8. Calendar Time

The following two strategies were used in an inclusion kindergarten class that I spent a lot of time with.  During their morning calendar time, they counted how many girls were absent and how many boys were absent, then added them together.  It gives them daily practice with adding numbers in a real world scenario daily, even if the numbers are usually low.  They also checked the weather everyday and used a stamp to record it on a sticky note which they placed on a graph.  This also was a great way to incorporate real world skills  into daily practice.  At the end of the month they would analyze the graph and compare the varied weather.

9. Win a trip to Chuck E Cheese!

This school had entry tickets in each classroom that were put into a raffle at the end of each quarter to win a trip to Chuck E Cheese! In order to earn a ticket, the students had to make a 100 on their AR quiz.  At the end of the quarter, one student was chosen from each class/grade (not sure which) and was taken to Chuck E Cheese by the principal (I think). Great, fun way to motivate kids to work on comprehension!

10. School-Wide Behavior Plan

I really liked how one of the schools I subbed at had a school-wide plan set up for children who had troubles with their behavior.  It made it really easy as a sub to know how to discipline, and it helps all teachers when everyone is on the same page.  I also really liked how they had a section for positive comments in each class period.  It can become so difficult to see the good things a child is doing when you feel like you're always having to deal with their negative behavior.  I think this helps teachers to see the good in their most tiresome kids, and also shows the students that the teachers are there to support them and that they see the good things too.

11. Graphing Question of the Day

You could have this posted every morning; when students come in they could answer the question with their sticky note during their morning work time. Then, you can review the graph with students during calendar time. This is a great way to incorporate the graphing skill into daily practice and takes very minimal time.

12. When I Grow Up...

I loved these "career kids" that were painted all along the hallway in this school! Using the mirrors in the face to reflect each kid- such a fun idea!

13. Morning Work Tubs

When I taught second grade, I found that my students fine motor skills were terrible.  Since they were rarely allowed to cut or color during class time, they were really missing out on key fine motor skills.  This Kindergarten room and tubs filled with various things- mainly math manipulatives. Students followed a chart to see which tub they would get each morning.  This could easily be adjusted for any grade level and could incorporate independent center-type activities that correlated with the standards being worked on.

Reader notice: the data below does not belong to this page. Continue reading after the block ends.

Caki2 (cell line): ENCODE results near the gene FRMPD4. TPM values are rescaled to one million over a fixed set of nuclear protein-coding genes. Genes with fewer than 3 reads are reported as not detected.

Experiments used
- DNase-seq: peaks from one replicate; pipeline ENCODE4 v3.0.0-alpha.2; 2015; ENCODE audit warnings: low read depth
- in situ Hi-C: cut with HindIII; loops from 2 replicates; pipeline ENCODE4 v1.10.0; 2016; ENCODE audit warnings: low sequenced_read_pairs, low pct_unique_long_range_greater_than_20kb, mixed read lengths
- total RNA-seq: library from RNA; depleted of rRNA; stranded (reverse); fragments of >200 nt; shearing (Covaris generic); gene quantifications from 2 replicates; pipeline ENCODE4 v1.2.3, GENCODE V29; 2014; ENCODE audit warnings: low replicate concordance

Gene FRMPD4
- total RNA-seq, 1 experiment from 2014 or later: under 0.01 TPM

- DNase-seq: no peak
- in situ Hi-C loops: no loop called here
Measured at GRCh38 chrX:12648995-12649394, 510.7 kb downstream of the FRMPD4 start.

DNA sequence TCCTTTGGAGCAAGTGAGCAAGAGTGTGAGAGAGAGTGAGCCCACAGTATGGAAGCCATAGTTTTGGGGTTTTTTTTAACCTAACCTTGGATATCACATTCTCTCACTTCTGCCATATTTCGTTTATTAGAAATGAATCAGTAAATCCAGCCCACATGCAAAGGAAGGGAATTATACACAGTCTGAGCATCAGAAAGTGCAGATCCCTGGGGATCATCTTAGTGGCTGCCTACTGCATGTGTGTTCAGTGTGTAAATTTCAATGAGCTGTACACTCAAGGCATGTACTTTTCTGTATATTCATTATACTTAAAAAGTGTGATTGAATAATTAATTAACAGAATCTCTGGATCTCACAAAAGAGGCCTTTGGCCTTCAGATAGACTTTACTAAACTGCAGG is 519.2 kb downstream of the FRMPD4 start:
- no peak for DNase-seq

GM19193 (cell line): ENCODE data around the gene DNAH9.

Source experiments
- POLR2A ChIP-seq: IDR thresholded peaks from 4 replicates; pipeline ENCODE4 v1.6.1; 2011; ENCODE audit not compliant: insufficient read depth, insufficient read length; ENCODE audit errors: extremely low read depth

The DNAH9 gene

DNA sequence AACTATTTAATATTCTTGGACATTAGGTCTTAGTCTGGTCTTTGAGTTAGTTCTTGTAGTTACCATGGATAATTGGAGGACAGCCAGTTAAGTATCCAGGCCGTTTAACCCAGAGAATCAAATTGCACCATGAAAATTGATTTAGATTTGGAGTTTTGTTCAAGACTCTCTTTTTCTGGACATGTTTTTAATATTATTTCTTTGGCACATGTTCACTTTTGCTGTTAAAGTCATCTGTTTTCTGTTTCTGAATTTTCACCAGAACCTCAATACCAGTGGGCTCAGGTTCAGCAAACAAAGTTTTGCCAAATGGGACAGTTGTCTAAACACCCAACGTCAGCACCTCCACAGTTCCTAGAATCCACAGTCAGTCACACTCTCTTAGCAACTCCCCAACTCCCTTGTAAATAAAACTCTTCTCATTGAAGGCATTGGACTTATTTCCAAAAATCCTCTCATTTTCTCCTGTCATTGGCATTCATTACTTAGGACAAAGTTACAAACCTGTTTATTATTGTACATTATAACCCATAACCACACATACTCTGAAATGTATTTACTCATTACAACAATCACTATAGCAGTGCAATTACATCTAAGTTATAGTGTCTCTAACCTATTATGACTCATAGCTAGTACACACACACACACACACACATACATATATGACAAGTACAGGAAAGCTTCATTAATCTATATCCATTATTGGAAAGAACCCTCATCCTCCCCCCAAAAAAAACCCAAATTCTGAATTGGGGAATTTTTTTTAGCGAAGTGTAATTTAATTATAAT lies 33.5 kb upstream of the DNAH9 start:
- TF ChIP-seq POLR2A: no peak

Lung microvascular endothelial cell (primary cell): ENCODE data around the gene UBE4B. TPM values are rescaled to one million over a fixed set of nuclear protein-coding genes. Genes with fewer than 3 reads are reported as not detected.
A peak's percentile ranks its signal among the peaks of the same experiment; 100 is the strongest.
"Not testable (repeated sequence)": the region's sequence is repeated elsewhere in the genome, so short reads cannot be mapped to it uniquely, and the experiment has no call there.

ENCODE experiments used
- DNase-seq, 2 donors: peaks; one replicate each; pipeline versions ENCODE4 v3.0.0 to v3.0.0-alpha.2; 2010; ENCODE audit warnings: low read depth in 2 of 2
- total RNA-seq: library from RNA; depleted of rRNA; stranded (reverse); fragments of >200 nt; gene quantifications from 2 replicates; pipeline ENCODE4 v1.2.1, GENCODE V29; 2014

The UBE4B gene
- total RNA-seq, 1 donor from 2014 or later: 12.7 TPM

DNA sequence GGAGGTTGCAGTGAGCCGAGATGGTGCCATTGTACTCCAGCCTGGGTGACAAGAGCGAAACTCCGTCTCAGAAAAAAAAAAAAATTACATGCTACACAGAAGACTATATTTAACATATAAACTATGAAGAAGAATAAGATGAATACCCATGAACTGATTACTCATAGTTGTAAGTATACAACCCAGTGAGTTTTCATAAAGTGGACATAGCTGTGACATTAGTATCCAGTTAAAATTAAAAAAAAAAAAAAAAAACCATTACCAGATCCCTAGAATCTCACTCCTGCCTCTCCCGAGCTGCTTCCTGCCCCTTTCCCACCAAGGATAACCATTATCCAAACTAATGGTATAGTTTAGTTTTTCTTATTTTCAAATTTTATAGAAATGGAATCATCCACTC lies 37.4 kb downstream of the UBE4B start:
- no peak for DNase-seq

14. Substitute Contact Sheet

As a substitute, I HATED when teachers left minimal plans. I think it is so important to leave as much information as possible to insure the class will run smoothly for your sub (but more on that in another post). This teacher added a substitute contact sheet at the end of her sub binder for substitutes to leave their contact information.  This would be great to have when you know a sub did a good job with your class (or not good!) so you know who to call again (or not call) and who to recommend to your co-workers.

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Tuesday, July 17, 2018

Taco Tuesday: 13 Places to Get Tacos in Nashville

Everyone who knows me knows that my top three favorite foods are potatoes, pizza, and TACOS.  Lucky for me, tacos have definitely become a "trend," so there are taco places EVERYWHERE, especially in the food capital of Tennessee- Nashville. (That's not an actual thing, but it should be, because there are an infinite amazing places to eat in Nash). Anyway, I still have a pretty extensive list of taco places to get to, but here are some of my favorites so far!

1. Mas Tacos Por Favor 5/5 ★

I would have to say this has been my favorite place so far.  Mas Tacos is cash only (they have an ATM, but come prepared!)  There is ALWAYS a line out the door and parking is a pain but it is totally worth it.  This is my go-to taco place every time someone new comes to town. Tacos cost $3 each and are decent sized for corn tortillas.  They have a few different side and drink options, though my goal is always to stuff my face with as many tacos as possible, so outside of the street corn, I've never tried the sides.